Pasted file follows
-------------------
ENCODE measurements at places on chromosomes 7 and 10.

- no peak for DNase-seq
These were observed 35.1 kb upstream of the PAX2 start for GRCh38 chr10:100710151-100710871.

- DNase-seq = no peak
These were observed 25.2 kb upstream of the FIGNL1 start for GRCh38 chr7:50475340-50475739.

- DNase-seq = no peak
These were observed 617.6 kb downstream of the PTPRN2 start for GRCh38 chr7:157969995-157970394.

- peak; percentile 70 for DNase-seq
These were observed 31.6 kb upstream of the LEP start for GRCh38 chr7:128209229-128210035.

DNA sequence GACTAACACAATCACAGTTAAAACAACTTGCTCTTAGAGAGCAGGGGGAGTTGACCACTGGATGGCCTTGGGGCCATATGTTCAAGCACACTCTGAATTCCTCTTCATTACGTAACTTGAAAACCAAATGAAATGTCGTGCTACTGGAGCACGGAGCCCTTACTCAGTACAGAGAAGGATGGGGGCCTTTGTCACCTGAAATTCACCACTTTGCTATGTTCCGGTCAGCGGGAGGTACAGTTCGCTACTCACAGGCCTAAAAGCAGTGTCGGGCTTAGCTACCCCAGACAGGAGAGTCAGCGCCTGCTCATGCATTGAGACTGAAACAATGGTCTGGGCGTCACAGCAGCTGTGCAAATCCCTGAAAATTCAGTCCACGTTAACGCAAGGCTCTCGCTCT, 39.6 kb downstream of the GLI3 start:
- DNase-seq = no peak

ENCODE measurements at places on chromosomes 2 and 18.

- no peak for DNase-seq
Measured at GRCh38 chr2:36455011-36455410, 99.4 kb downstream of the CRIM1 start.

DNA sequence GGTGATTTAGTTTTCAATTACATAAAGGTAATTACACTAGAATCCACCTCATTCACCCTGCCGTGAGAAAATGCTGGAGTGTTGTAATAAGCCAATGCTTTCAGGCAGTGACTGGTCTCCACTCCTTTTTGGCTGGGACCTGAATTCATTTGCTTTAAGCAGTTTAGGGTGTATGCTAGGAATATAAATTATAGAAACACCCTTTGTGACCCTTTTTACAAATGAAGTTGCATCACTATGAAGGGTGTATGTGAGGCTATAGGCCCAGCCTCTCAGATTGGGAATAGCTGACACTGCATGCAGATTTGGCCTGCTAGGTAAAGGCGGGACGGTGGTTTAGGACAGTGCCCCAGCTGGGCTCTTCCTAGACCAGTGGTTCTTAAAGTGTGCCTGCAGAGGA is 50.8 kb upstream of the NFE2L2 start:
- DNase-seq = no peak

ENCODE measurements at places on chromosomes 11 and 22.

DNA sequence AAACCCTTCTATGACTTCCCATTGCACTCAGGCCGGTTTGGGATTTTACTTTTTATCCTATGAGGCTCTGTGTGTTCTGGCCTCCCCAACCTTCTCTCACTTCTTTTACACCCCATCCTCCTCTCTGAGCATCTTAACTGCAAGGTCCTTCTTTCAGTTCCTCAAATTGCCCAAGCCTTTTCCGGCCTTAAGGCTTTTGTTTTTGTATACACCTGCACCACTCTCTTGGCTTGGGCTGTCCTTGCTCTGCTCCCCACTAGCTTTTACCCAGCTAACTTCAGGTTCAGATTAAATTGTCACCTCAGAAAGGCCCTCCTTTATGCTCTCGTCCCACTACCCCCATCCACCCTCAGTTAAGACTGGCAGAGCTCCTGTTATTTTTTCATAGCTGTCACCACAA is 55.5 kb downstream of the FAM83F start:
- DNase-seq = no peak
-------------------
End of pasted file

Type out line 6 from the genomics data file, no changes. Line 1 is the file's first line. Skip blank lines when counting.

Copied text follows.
- DNase-seq = no peak